For quite some time, I was building my own home. A large home at that. My entire life, I was the carpenter, taking control of the blueprint and even taking a hold of the tools a carpenter uses to build a stable structure. Everyone knows that a sturdy foundation is that on rock and not on sand. Yet, as I continued to ignore the spongy foundation that I was building on, I ceased to notice the storm that was slowly approaching my home.
The season slowly began to change from summer to fall as the leaves changed color and the skies began to darken. I was fooling myself into thinking that the storm that was about to approach this home I had built wasn’t going to shake it too hard. I was sure that the sand-like foundation would suffice and only some damage would be seen after the sky cleared. However, the storm rolled through like an angry hurricane that shows no mercy on any shaky foundation and all at once, everything I had built was falling on top of the grains of wet sand. Doors were being ripped off and walls were collapsing onto each other. Like the Gospel of Matthew, the rain poured, the floods emerged and the winds beat on my large home; knocking down just about every wall that I had built to keep myself safe. Safe from the true carpenter, from the one who allowed the storm to appear but to also pass through.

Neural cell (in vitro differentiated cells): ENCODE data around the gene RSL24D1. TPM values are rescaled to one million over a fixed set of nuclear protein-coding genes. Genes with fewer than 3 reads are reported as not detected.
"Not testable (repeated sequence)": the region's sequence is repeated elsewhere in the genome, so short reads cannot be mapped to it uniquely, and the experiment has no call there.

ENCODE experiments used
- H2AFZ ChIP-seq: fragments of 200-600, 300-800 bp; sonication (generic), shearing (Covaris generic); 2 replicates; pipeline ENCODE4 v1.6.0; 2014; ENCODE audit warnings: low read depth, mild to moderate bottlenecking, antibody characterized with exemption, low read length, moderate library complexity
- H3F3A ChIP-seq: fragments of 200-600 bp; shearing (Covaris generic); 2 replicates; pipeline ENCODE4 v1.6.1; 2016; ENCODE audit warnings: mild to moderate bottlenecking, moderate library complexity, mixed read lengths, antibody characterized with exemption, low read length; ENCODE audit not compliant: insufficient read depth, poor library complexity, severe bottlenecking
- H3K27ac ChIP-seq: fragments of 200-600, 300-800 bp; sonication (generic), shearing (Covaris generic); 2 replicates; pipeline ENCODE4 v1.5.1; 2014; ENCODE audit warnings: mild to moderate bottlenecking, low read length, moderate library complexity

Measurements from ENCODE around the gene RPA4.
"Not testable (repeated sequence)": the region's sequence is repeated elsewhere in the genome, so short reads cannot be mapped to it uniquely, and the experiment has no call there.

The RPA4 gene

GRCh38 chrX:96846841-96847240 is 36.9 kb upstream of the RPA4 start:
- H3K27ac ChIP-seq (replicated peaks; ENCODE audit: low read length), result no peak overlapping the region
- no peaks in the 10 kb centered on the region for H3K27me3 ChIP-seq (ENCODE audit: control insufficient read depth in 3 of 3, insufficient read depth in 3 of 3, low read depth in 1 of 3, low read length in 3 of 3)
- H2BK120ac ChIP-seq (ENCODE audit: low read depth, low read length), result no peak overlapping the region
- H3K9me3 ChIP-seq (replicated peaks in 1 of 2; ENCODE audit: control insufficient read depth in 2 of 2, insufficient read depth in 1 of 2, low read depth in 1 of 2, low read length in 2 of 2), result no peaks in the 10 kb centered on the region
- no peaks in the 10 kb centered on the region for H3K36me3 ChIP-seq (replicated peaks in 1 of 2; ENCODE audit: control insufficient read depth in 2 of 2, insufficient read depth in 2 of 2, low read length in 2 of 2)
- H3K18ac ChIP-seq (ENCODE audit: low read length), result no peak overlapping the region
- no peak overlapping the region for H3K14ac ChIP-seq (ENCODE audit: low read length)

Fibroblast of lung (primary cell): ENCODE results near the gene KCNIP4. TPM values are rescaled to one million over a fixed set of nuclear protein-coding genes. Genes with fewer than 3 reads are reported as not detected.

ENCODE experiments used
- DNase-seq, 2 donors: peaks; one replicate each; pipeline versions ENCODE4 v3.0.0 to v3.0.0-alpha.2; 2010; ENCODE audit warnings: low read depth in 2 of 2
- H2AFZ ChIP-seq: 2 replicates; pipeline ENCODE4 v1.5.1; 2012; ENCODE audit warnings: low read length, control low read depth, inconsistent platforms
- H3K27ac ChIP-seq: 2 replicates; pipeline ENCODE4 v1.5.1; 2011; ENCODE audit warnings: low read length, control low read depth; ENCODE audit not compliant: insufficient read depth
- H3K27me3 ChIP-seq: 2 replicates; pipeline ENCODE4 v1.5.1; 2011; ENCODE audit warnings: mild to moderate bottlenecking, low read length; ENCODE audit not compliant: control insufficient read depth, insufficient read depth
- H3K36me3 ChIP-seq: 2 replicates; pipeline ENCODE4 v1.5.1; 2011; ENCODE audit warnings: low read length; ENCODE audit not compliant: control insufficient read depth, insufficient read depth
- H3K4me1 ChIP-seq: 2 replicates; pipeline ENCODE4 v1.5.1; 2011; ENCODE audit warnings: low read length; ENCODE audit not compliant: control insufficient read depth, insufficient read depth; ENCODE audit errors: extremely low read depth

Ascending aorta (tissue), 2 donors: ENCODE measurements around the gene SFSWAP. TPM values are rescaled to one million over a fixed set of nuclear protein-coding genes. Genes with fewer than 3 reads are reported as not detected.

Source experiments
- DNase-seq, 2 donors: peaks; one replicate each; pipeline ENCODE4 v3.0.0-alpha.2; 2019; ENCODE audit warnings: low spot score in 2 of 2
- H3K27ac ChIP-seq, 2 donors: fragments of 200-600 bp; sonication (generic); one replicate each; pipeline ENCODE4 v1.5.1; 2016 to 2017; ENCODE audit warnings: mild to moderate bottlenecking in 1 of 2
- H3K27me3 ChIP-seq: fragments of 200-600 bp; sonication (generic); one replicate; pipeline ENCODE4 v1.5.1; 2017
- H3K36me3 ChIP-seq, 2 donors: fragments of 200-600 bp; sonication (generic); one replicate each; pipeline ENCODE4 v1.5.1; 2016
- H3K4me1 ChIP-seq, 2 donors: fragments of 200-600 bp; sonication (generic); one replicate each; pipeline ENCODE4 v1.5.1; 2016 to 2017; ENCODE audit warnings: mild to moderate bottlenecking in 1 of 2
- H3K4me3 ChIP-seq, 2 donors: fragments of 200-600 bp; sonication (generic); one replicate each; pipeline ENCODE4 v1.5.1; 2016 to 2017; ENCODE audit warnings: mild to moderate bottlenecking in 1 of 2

As I looked all around me, after the winds had ceased and the rain had quit; the only remains of the home I had built were in shambles all around me. I was exposed. No roof to shield my head and no walls to protect me. I was ridden with shame- everything I had built was gone. While looking around, the sun began to slowly show and the feeling of hope burned my skin. After the clouds began to clear and the bright, burning sun began to appear again, I could see a new carpenter. The one who builds on rock and not sand. The one who is now teaching me that He is the carpenter of the new home He is building for me.
As I look back on that storm, I was reminded of what I asked in the beginning of this missionary year: to build in me a stable foundation. Being a missionary has allowed me to see that he continues to rebuild the broken parts of my old home, restoring in me an entirely new resting place. Jesus is not done building and continues to build magnificant rooms in this new home of mine.